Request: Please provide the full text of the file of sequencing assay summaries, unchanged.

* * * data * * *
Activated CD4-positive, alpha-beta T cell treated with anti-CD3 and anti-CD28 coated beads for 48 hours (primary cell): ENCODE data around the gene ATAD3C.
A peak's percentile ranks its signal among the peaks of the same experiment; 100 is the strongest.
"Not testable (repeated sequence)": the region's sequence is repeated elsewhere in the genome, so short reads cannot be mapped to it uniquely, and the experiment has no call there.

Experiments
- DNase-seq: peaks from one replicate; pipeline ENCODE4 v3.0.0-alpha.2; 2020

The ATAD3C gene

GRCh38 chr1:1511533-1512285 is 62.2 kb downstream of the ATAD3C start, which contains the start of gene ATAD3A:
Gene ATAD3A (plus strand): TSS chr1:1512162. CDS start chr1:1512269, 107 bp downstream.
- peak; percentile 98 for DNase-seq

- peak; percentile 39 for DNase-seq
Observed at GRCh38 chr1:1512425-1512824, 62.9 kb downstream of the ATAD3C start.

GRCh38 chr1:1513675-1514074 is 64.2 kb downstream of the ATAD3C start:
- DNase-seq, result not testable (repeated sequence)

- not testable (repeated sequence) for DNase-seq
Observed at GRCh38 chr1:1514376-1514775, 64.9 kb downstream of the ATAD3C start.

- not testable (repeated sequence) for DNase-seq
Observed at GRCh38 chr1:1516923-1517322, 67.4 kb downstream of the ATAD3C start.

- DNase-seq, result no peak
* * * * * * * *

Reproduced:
Activated CD4-positive, alpha-beta T cell treated with anti-CD3 and anti-CD28 coated beads for 48 hours (primary cell): ENCODE data around the gene ATAD3C.
A peak's percentile ranks its signal among the peaks of the same experiment; 100 is the strongest.
"Not testable (repeated sequence)": the region's sequence is repeated elsewhere in the genome, so short reads cannot be mapped to it uniquely, and the experiment has no call there.

Experiments
- DNase-seq: peaks from one replicate; pipeline ENCODE4 v3.0.0-alpha.2; 2020

The ATAD3C gene

GRCh38 chr1:1511533-1512285 is 62.2 kb downstream of the ATAD3C start, which contains the start of gene ATAD3A:
Gene ATAD3A (plus strand): TSS chr1:1512162. CDS start chr1:1512269, 107 bp downstream.
- peak; percentile 98 for DNase-seq

- peak; percentile 39 for DNase-seq
Observed at GRCh38 chr1:1512425-1512824, 62.9 kb downstream of the ATAD3C start.

GRCh38 chr1:1513675-1514074 is 64.2 kb downstream of the ATAD3C start:
- DNase-seq, result not testable (repeated sequence)

- not testable (repeated sequence) for DNase-seq
Observed at GRCh38 chr1:1514376-1514775, 64.9 kb downstream of the ATAD3C start.

- not testable (repeated sequence) for DNase-seq
Observed at GRCh38 chr1:1516923-1517322, 67.4 kb downstream of the ATAD3C start.

- DNase-seq, result no peak